Cybersecurity: International Organizations’ Perspective

By Eugenia Lostri

The Center for International Law and Governance at the Fletcher School of Law and Diplomacy hosted a conference on cybersecurity and the law on September 14 and 15. Following is a review of one of the panels held during the conference.

The speakers for the panel on international organizations’ perspective represented both regional and global perceptions: Fabrizio Hochschild, who serves as Assistant Secretary-General for Strategic Coordination at the United Nations; Rasa Ostrauskaite, Director for Transnational Threats at the Organization for Security and Cooperation in Europe, and Ambassador Marina Kaljurand, former Estonian Minister of Foreign Affairs and Chair of the Global Commission on the Stability of Cyberspace.

Under moderator Ian Johnstone, Co-Director of the Center for International Law and Governance, Professor of International Law and Dean ad interim at The Fletcher School of Law and Diplomacy, the panelists provided their point of view on the multilateral initiatives undertaken by the United Nations, the Organization for Security and Cooperation in Europe, and the European Union regarding cooperation on cybersecurity.

In the first place, Fabrizio Hochschild spoke on the advances undertaken by the United Nations. Taking into consideration the difficulties that arise in a global multinational setting, he valued the progress that has been made so far. He mentioned in particular the establishment of the group of government experts (GGE), and their decision that the UN Charter is to be applied to state activity in cyberspace. Mr. Hochschild also recalled that, though slow, these advancements should be commended, given that it usually takes a terrible catastrophe for states to agree on international norms – drawing a parallel to how an agreement about the international communications system materialized after the sinking of the Titanic.

The second panelist, Rasa Ostrauskaite, provided the perspective of the Organization for Security and Cooperation in Europe. The OSC is a regional organization, but it also presents the challenge of being conformed by non-like-minded members. This situation, she argued, made discussions on this forum to be limited to superficial issues, such as language. She furthered explained how the OSC attempts to apply a framework to cybersecurity issues. This effort consists of three steps: (1) establishment of norms, (2) confidence building measures, which include encouraging countries to publish their cyber and military doctrines or setting a cyber diplomacy at the forum with cyber-ambassadors that facilitate communication during crisis, and (3) fostering the participation of scholars in the discussions at the OSC. Finally, Ms. Ostrauskaite posed the question of whether a regional organization has the capacity to address and decide a truly global issue such as cybersecurity.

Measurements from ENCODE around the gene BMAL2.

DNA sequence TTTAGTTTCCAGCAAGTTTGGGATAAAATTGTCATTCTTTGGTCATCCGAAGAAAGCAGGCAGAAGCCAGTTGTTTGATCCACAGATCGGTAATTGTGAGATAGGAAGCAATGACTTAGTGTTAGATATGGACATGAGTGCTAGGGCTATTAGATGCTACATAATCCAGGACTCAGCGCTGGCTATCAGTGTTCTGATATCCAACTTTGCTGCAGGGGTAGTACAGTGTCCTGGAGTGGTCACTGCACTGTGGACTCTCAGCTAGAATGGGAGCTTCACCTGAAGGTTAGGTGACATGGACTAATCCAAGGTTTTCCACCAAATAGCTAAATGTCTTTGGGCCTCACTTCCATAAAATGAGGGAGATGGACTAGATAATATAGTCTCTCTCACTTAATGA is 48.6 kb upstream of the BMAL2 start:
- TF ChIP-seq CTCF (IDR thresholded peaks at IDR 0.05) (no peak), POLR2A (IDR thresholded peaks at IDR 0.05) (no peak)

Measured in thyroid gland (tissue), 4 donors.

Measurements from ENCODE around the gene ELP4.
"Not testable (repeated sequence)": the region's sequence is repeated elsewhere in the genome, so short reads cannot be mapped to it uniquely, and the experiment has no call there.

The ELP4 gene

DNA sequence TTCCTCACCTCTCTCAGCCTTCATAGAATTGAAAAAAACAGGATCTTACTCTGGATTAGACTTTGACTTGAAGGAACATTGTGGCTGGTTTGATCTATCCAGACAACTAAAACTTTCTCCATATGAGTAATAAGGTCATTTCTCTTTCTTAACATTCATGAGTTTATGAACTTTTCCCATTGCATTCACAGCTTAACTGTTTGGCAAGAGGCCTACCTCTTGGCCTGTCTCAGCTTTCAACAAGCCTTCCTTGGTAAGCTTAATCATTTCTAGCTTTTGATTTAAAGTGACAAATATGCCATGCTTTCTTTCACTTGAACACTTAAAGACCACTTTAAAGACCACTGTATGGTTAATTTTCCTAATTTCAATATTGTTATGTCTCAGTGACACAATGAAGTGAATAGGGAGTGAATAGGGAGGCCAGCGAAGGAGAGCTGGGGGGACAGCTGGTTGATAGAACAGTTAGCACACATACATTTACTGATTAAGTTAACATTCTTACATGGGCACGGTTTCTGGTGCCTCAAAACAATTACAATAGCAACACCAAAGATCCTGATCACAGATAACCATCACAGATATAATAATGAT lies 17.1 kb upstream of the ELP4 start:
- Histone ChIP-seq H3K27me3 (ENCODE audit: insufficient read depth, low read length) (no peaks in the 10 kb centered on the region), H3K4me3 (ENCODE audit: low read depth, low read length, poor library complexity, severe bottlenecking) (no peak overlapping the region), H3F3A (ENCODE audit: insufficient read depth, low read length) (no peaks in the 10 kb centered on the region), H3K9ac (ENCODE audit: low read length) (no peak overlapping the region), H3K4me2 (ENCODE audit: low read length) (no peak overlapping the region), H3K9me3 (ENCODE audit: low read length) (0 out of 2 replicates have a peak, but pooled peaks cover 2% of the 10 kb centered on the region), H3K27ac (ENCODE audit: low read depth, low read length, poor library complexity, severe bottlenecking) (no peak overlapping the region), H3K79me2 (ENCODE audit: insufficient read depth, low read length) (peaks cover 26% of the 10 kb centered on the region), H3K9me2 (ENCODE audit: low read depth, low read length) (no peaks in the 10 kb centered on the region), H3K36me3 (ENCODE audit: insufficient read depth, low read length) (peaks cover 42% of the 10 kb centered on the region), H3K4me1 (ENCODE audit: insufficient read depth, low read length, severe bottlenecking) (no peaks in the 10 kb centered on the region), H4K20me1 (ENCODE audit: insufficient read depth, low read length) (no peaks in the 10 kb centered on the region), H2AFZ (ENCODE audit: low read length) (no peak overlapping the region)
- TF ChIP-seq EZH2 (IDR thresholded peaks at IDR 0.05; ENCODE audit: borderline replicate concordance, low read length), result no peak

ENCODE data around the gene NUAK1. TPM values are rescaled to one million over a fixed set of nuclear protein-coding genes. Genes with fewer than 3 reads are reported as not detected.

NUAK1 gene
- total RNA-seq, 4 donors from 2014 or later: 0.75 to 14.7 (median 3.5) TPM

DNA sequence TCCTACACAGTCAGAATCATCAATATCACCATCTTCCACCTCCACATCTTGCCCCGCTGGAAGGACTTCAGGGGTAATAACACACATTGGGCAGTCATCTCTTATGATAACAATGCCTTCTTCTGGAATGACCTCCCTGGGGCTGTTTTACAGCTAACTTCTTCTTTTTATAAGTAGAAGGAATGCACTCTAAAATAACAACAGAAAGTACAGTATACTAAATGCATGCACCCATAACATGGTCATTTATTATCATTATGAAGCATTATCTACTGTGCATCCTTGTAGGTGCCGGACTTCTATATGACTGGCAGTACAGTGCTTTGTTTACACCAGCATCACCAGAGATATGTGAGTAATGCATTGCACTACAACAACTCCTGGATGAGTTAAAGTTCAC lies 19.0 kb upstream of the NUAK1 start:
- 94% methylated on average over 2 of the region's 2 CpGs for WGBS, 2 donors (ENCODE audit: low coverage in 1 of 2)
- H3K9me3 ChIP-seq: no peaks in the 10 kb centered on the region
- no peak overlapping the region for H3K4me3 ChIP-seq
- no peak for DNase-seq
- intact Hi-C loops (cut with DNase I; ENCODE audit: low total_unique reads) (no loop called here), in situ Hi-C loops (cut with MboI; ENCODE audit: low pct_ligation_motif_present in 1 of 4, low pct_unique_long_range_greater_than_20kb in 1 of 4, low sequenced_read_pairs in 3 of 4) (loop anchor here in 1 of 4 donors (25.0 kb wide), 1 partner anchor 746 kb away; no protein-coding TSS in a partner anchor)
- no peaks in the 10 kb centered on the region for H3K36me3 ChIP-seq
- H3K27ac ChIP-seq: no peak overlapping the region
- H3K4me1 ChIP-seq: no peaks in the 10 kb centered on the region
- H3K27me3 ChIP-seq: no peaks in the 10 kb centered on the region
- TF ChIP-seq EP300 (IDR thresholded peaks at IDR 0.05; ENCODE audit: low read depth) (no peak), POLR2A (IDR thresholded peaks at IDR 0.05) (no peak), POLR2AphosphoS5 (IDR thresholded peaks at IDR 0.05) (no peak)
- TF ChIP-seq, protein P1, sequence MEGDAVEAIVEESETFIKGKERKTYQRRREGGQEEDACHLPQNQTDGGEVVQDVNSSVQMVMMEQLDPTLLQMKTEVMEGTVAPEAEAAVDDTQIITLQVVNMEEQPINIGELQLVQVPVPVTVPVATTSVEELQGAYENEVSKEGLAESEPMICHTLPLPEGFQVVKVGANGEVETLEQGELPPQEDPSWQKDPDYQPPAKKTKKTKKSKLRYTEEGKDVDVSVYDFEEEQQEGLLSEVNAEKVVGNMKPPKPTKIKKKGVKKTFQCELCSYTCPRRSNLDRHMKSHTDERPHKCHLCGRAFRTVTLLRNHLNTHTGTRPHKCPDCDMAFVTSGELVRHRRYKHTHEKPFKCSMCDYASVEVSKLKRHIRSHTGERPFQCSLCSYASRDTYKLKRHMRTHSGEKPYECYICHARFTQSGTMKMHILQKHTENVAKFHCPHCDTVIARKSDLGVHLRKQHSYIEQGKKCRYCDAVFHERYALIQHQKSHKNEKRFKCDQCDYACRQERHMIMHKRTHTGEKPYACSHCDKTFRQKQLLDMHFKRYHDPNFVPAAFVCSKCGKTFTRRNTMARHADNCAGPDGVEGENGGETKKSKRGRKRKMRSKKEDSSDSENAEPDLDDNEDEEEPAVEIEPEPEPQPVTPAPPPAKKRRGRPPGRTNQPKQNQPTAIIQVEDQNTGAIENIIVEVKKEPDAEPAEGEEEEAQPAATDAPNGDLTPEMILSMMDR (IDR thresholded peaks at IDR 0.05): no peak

Finally, Ambassador Marina Kaljurand gave her position from the outlook of a member state. Particularly, she referred to how the European Union and NATO are working hand in hand and setting specific obligations. Regarding the role of regional organizations and their agreements, she considered that after being agreed upon by a certain region, they can be opened to other like-minded countries, expanding their geographical scope. Considering the viewpoint of a member state, she made a point of the fact that states are not usually willing to sign on restrictive measures that will be applied to them, particularly in a new field. On the matter of attribution, she mentioned the current stance of the European Union, who is not willing to accuse without hard evidence against another state. She argued in favor of stronger support to state attribution. To conclude, she made a case for opening the discussion to non-state actors, given their relevance in the development of technology and therefore their interest in its regulation.

This panel, all in all, provided the opportunity to take a step back from the academic approaches to different issues relating to cybersecurity and understand the practical difficulties that multilateral negotiations pose. Though it may seem as if international negotiations have failed, or are ineffective, we must bear in mind that the “right now” mentality does not necessarily translate well where international organizations are concerned. Advances are being made, and states have recognized the need to regulate cyberspace in some manner, as shown by the regional and global initiatives undertaken.

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